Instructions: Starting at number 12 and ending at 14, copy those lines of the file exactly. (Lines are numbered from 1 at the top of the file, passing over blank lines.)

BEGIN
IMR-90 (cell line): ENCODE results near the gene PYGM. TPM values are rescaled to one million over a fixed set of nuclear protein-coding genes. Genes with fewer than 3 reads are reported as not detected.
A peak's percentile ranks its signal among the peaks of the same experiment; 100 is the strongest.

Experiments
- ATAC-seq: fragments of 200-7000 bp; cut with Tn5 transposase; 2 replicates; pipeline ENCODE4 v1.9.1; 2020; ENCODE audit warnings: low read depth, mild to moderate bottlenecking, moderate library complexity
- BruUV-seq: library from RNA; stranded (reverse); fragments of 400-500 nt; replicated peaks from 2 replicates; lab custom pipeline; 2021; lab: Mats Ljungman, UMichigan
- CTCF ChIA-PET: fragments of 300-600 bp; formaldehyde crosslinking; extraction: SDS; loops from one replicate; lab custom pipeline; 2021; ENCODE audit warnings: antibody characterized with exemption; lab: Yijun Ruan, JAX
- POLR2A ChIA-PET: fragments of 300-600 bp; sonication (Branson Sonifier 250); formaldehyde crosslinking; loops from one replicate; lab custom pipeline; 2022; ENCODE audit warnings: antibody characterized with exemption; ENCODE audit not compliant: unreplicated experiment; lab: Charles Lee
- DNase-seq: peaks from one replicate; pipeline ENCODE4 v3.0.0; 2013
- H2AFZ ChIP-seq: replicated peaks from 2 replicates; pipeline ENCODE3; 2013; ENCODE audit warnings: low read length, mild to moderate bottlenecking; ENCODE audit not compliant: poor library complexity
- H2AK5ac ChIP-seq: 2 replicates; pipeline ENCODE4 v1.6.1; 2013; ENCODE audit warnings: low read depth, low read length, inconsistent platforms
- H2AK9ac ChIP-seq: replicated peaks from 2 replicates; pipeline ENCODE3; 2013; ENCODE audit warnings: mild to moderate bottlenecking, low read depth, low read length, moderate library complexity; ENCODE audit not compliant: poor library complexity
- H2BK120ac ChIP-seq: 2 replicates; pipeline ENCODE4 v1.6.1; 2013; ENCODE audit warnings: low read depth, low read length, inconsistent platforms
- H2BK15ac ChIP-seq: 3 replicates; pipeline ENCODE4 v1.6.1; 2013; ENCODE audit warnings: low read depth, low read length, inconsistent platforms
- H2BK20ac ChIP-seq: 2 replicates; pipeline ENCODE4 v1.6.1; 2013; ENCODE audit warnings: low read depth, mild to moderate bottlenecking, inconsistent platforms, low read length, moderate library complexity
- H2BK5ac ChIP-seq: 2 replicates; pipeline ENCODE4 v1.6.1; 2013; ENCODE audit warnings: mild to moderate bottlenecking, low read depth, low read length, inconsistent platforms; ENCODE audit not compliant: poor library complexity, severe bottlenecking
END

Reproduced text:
- H2BK120ac ChIP-seq: 2 replicates; pipeline ENCODE4 v1.6.1; 2013; ENCODE audit warnings: low read depth, low read length, inconsistent platforms
- H2BK15ac ChIP-seq: 3 replicates; pipeline ENCODE4 v1.6.1; 2013; ENCODE audit warnings: low read depth, low read length, inconsistent platforms
- H2BK20ac ChIP-seq: 2 replicates; pipeline ENCODE4 v1.6.1; 2013; ENCODE audit warnings: low read depth, mild to moderate bottlenecking, inconsistent platforms, low read length, moderate library complexity